Fortress of Solitude
This is my 2012 Toyota Prius C. His name is Jorge Pinto. He's my fortress of solitude.
The traffic in Austin can be brutal. Some people handle the challenges of the daily commute much better than others. I'm grateful that I only have a five mile drive to work. Even so, there are many opportunities every day to have a run in with a fellow driver.
Very often, the actions of another driver would anger me. Or maybe I did something, real or imagined, that angered them. There might be rude gestures, evil stares, or the dreaded horn honking.
These types of interactions started or ended my day off wrong. I might have been having a great hair day, singing along to my favorite song, then wham, my mood was soured.
I knew I needed to find a way to let it go. That's when Jorge became my Fortress of Solitude. We'd decide what we let in, what we'd keep out.
I imagined the angry fellow driver as offering me a bag of doggy doo-doo. "No thank you," I would say, "I don't need any of that, you can keep it."
Off I would go, still singing and having a great hair day.
The more I did it, the easier it got. I realized they were only offering me their bad mood, I was the one accepting it. So I started to decline.
Jorge and I reinforced our barriers, building higher and higher as we went. We thought our fortress was impenetrable but the other day, someone breached the walls.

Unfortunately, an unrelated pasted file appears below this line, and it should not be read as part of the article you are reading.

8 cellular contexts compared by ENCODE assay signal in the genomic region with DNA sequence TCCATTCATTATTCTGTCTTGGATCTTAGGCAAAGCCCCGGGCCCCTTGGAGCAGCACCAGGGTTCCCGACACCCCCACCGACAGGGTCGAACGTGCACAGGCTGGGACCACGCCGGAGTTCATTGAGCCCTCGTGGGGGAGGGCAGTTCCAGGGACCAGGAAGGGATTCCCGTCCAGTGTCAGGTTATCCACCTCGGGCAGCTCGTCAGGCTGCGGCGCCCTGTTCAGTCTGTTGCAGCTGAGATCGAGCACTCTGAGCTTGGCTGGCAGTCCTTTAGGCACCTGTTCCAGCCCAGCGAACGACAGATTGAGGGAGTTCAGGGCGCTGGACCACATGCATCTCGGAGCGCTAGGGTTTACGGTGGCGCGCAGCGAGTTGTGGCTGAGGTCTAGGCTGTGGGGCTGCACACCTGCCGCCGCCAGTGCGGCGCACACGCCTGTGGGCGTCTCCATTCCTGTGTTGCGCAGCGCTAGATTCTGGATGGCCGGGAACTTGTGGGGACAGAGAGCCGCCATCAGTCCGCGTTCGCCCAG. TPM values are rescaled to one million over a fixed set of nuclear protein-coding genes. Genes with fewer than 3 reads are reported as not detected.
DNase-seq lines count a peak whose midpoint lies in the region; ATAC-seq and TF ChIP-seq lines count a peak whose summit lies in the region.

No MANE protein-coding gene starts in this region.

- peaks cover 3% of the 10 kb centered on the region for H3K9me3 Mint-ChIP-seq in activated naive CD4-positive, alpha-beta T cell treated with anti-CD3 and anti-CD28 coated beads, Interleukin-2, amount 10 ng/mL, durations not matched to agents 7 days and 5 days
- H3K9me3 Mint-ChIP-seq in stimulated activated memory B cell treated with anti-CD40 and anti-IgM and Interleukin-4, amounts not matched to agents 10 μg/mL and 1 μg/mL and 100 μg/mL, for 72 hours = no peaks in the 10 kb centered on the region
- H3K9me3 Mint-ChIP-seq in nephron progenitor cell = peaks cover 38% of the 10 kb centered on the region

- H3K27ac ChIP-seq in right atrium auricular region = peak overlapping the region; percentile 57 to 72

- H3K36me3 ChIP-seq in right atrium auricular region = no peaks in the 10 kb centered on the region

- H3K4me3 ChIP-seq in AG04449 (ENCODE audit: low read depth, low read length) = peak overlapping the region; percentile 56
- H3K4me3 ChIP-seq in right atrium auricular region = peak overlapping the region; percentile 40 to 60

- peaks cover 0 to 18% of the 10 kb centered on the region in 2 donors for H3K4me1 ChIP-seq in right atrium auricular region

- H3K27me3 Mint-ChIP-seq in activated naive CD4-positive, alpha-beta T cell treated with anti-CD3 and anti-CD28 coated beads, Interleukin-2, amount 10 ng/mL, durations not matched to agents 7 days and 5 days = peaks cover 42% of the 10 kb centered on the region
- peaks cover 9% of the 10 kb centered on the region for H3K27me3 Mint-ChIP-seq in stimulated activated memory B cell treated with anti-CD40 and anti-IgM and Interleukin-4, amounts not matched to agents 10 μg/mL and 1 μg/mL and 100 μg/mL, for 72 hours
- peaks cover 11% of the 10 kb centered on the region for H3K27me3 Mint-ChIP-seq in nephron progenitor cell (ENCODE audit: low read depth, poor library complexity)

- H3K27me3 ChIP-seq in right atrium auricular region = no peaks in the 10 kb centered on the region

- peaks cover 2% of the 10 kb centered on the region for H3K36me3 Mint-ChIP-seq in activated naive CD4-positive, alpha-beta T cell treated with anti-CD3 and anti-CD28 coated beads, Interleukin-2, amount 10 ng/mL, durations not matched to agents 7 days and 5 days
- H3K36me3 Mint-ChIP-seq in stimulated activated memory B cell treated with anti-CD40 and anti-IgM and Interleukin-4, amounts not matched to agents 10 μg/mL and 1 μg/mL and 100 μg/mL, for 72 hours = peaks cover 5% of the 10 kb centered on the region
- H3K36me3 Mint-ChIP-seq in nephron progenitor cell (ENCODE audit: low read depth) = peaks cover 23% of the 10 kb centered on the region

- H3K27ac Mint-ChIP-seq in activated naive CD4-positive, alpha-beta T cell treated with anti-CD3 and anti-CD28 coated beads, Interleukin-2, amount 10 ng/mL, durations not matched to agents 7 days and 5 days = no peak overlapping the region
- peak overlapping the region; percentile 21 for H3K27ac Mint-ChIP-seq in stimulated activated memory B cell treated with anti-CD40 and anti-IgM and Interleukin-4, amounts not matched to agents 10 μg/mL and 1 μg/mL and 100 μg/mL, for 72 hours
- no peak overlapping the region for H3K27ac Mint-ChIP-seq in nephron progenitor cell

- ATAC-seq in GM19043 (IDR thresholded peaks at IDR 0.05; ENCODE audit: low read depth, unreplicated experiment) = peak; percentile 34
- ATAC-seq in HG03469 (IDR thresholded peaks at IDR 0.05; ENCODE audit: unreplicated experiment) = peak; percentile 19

I don't even know what prompted it, but a driver behind me suddenly started tailgating me, all the while honking his horn. And it didn't stop there. The driver followed me for several turns, never letting up on the horn.
I guess he eventually got tired of the game when I didn't respond. He made a u-turn and I continued on my way. I was proud of myself for keeping my cool, I didn't even react. I didn't take the bag of doggy doo-doo he was offering. Or so I thought.
Maybe I should make a u-turn and get his license plate. I could call the police and report the aggressive behavior. Yeah, that would show him. Other unwelcome and uncharitable thoughts crossed my mind as well.
I looked over in the passenger seat and there sat the bag of doggy doo-doo. I took what he was offering, and it was a big stinky bagful.
When I got home, my husband greeted me with a kiss and asked me how my day was. I was tempted to tell him about the driver, but I'd only be passing the bag to him. It was bad enough I had taken it, so I didn't say a word.
It took a couple of hours of constantly distracting my thoughts before I really let it go. By then, I had given that bag of doggy doo-doo too much of my precious time and attention.
It turns out that you have to work really hard to maintain your fortress. Maybe once in a while someone will scale the wall but don't give up. The next time, I won't take it. The last thing I need is a bag of doggy doo-doo.